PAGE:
earth wind & fire

Help Somebody

'Help somebody!' It's the thought that kept rising to the fore in my mind as I begun to hear breaking news, urgent reports revealing what our fellows faced. Fanned by furious winds, fires roared and ripped through bush and building, burning across paddocks of dry, dead grass, exploding through forests, engulfing all in its path. It rained embers, spreading the hellish inferno so quickly, so far and so wide. Smoke blinded and choked, smothered and suffocated. Flames, vast walls of flames, fast moving columns of fire ... please forgive me for not continuing to describe in detail how they wreaked havoc. We need not dwell on the horrors they inflicted upon hundreds of human beings and thousands of animals.

I listened, alarmed. I felt impelled to help. I felt frustrated. As the fires burned, I could not help somebody by being on the frontlines . I was not in a position to do so. I could not help somebody in the way a person with the skill of a fire-fighter would, trying to tame a firestorm or the way a medic would, tending to the injured; I am not one of those so skilled.

Yet I drew comfort in the knowledge I have developed different skills, and I could, indeed I would use these skills to help somebody soon enough. I would help lift somebody up, up, up.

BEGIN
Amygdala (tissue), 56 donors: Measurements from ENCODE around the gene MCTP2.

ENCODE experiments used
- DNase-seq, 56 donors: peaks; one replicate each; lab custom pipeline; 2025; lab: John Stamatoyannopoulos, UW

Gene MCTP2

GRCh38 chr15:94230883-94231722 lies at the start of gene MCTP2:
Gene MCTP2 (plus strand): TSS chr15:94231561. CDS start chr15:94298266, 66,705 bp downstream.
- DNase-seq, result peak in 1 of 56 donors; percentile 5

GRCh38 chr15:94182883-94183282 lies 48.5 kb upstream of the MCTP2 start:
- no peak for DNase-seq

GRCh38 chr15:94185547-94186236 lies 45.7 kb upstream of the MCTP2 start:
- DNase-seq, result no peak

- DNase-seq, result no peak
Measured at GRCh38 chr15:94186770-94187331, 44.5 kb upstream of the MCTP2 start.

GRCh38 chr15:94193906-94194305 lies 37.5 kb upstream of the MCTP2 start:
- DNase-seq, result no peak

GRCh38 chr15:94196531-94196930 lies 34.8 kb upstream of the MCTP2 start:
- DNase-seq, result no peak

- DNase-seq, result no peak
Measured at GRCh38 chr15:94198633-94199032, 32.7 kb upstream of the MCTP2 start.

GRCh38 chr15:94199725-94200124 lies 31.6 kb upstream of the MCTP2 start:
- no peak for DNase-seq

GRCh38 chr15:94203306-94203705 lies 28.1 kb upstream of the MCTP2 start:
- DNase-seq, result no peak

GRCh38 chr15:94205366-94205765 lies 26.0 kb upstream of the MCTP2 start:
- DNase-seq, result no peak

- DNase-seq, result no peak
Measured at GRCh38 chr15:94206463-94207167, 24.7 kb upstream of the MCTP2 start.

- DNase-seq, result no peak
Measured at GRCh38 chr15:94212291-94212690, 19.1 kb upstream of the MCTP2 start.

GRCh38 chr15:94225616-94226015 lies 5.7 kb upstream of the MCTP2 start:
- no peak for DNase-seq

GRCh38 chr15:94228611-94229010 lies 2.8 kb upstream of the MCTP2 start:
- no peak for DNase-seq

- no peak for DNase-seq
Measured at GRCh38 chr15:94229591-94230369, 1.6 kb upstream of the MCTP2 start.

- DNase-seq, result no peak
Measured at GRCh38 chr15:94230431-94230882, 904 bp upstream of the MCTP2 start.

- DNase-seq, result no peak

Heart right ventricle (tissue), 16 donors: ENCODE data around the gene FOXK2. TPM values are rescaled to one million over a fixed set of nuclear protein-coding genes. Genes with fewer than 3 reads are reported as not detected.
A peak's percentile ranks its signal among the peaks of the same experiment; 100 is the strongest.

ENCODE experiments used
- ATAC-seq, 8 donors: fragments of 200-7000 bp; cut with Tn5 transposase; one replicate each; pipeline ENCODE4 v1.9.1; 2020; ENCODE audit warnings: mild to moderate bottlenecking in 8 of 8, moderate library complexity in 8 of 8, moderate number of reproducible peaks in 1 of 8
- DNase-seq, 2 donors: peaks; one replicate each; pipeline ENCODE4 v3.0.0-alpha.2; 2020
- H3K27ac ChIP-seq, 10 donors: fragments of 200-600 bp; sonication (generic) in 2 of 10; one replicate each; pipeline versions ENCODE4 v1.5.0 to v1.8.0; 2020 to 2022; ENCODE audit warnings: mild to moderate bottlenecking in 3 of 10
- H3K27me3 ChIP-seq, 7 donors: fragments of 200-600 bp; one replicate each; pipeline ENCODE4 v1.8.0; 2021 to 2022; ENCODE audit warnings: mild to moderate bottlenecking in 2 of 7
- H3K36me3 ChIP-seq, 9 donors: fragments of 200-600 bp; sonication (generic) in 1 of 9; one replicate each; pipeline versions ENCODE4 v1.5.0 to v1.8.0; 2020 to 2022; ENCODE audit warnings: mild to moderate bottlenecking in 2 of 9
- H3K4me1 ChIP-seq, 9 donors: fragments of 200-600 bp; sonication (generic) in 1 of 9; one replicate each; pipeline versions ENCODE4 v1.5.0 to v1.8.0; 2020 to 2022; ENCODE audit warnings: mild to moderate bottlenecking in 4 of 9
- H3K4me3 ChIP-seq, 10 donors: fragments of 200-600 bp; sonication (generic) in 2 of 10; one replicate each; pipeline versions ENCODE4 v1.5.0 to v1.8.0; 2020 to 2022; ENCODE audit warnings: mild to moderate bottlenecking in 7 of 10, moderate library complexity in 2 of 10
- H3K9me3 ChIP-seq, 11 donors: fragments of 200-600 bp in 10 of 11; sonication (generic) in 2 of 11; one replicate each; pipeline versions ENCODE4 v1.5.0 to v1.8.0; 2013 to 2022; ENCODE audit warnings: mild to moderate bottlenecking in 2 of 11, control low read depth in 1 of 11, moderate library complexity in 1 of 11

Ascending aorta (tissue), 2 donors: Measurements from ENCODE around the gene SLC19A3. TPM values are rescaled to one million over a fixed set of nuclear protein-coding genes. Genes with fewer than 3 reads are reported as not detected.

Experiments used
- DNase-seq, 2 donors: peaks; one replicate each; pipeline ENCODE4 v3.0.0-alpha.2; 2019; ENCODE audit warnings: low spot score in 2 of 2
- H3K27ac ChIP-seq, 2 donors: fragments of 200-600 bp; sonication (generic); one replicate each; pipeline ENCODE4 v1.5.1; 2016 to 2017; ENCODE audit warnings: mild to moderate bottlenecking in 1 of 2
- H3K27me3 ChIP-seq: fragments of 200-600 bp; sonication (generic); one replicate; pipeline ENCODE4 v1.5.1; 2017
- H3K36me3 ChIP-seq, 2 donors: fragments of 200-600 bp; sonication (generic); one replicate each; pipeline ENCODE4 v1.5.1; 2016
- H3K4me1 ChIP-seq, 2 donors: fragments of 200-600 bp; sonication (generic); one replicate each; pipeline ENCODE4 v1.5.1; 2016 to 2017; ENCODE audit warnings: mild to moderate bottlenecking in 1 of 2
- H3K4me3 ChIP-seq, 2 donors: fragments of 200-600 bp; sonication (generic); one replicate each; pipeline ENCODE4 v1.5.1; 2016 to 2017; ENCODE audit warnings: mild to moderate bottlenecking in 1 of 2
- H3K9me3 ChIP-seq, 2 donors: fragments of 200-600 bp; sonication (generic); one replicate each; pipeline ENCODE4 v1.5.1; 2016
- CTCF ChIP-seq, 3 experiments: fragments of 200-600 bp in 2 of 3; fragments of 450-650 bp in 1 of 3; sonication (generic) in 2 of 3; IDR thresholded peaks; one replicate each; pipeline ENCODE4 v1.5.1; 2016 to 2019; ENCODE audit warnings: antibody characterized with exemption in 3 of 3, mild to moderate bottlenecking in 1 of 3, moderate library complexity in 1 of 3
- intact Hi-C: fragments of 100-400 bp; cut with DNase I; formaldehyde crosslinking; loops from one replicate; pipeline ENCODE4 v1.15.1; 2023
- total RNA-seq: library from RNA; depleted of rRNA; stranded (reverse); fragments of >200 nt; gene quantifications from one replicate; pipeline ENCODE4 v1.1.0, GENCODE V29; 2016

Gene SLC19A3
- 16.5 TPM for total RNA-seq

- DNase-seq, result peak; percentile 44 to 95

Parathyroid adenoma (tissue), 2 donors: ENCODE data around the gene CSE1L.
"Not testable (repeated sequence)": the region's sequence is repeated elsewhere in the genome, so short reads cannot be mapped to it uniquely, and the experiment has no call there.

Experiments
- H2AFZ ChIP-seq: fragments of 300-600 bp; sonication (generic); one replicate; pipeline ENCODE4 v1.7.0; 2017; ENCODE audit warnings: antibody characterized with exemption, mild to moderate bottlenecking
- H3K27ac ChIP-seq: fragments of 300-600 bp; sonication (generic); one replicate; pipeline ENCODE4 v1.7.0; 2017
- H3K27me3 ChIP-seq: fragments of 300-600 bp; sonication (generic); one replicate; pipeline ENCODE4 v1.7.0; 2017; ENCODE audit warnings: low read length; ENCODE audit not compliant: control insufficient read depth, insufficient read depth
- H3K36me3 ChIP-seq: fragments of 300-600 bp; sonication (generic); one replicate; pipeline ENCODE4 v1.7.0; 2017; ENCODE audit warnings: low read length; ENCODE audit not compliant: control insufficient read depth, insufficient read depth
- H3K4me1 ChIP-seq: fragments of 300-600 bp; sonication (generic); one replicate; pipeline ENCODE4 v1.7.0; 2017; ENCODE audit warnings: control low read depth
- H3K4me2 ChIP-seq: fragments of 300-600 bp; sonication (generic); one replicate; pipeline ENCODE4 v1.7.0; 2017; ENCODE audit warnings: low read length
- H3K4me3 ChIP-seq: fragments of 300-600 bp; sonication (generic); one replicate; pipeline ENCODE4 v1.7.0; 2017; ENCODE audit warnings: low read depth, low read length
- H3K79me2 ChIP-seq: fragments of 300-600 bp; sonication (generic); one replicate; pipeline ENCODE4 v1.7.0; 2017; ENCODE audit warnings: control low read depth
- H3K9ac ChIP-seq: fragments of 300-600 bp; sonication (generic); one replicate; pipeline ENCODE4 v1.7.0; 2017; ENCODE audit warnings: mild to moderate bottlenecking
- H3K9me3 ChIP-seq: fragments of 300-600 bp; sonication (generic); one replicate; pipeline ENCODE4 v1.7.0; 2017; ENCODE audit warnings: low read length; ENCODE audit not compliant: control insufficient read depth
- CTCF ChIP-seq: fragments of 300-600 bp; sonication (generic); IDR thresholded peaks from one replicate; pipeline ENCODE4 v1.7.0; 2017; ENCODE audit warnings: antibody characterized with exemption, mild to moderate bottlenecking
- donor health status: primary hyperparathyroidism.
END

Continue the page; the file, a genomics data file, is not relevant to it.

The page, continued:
If we all stand together
We'll all stand tall, tall, tall
We wouldn't let each other
Tumble and fall, fall, fall
Now let's reach down together
And lift somebody up, up, up
Give a little love and kindness
It won't take much, much, much

Moment of Truth

After the fire, scorched earth. Shelters now cinder, all around ash. Scarred landscapes, shattered lives. So much work to do to together to recover and rebuild.

I can join with others to do this work for as well as having developed the necessary skills, I am lucky. I did not live in the path the destructive powers took that first day, nor where it turned and twisted, threatening, and indeed tearing through townships in the days that followed.

I make my home on land by the salty sea water, within a place known to the Yalukit-willam clan as koort-boork-boork, which means 'clump of She-oaks', literally: Many-She-oak-She-oak. This place, a safe base where I've made a home for my family was -- many, many moons ago -- the place where people would be invited to join in ceremony, to partake in a peace festival, where there would be an exchange of water and the leaves of a gum tree, as well as feasts of fish, shellfish and the meat of birds, possum, kangaroo.

This was a place where connections between community members were made and re-made. I feel connected to this place and its ancient purpose as common ground, and I feel compelled to act in ways congruent with the spirit of this place.

A call came in the week that followed the blackest days and nights. I responded to the call and was swiftly recruited into the ranks of those skilled at bringing relief to those affected by disaster, skilled in the second wave of response after the initial emergency response, skilled at assisting communities to stay connected, to maintain resilience, to recover and rebuild. Now I can reach out and help somebody.

For thankfully something great has happened. People have been brought together, all to do our part and lend a hand to those affected by the bushfires. An organisation has been built, a virtual organisation, an alliance of many organisations. Three tiers of government and non-government organisations working together, focused on a clear and important mission, serving these people from our broad community. Lending a hand, helping them get back on their feet.